The rest of the ensemble is interesting as well. All of them have an angle they use to try and get ahead, all of them have personal anchors which threaten to drag them down. The great writing in the series really capitalizes on the power of these characters. As a writer, it draws me in. It makes me think about my own characters. I can tell you, my whole perspective on characterization changed profoundly after watching Alan Ball's "Six Feet Under." He never pulled punches with his characters. I remember one scene where two main characters are arguing and they are holding nothing back. It was raw and beautiful, making me cringe while being enraptured. It gave me courage to force my characters into emotional areas I would generally back away from. "Mad Men" isn't quite so intense but the dialog is crisp and the actors are wonderful at body language. I watch the show with a writer's eye, studying the complexities of these characters.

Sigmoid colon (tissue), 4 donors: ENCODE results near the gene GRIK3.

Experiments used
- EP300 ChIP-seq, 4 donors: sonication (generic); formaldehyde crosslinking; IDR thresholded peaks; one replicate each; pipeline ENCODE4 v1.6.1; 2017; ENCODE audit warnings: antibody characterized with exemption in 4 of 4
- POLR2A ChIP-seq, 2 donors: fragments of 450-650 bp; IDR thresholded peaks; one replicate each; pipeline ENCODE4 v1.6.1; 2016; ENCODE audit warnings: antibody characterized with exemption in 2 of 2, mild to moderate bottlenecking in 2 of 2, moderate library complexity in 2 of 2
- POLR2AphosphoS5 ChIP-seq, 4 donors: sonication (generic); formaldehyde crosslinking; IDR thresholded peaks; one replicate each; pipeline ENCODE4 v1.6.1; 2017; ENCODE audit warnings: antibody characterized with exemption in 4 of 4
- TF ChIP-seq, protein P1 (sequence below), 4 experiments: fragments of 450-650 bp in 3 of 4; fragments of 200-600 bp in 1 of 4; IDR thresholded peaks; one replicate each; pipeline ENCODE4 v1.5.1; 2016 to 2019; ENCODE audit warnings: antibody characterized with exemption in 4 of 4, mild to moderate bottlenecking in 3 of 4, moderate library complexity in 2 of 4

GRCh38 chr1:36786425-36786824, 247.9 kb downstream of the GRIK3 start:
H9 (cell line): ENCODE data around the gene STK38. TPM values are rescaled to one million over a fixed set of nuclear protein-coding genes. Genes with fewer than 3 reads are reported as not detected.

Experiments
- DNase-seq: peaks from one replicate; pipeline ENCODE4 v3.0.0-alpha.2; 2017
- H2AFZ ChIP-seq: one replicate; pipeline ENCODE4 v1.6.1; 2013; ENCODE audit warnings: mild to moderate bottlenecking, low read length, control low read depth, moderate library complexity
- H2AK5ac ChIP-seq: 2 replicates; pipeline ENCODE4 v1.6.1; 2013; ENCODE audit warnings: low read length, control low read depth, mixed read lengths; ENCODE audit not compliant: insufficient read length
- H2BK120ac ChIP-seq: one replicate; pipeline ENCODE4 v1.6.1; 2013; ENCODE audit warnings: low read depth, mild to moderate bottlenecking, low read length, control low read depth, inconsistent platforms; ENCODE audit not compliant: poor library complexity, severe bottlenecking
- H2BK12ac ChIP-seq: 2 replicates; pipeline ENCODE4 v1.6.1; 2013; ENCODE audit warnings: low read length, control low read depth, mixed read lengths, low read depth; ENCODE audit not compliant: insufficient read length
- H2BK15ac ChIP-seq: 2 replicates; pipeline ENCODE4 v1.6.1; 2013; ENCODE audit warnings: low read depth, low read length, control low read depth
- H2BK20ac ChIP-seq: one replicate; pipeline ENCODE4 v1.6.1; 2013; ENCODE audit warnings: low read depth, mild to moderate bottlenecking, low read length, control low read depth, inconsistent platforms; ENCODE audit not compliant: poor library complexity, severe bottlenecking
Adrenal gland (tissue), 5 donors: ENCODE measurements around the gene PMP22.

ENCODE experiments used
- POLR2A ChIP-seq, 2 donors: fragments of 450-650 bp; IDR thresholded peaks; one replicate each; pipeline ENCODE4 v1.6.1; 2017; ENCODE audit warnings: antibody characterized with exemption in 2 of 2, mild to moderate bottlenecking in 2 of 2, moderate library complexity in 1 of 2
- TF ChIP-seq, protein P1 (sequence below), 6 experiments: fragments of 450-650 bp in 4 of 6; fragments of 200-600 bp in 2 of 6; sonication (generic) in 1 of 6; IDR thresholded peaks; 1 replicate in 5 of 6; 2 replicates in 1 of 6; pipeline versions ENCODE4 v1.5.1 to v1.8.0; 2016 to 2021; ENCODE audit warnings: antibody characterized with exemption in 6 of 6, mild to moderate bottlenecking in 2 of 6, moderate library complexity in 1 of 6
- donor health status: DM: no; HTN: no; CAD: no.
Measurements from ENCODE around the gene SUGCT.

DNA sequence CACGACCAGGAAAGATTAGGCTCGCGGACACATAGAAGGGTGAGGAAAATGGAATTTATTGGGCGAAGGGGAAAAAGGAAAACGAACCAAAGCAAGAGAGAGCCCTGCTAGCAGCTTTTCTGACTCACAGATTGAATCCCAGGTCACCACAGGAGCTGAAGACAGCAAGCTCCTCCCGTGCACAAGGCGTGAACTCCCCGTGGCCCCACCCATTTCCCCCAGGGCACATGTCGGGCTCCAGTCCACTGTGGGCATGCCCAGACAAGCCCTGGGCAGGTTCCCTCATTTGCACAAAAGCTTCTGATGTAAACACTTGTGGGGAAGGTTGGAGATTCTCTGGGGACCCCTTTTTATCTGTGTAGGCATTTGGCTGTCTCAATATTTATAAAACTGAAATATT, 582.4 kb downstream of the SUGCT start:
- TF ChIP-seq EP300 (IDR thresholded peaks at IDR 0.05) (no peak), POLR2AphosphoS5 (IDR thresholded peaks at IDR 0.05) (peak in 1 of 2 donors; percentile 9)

Do you have certain shows which influenced you as a writer?
Wednesday, August 26, 2009
For soccer my husband is the head coach of our older daughter's team and will be reffing. I am the temporary team mom. For our younger daughter's team, husband will be reffing and assitant coaching if they need it and I will be the team mom. For baseball, husband will be taking a winterball team and will be serving the organization in other capacities. I end up being the default team mom for this as well. And of course school starts and I try to keep myself involved there. November brings two birthdays, an anniversary and Thanksgiving. It also brings NaNoWriMo.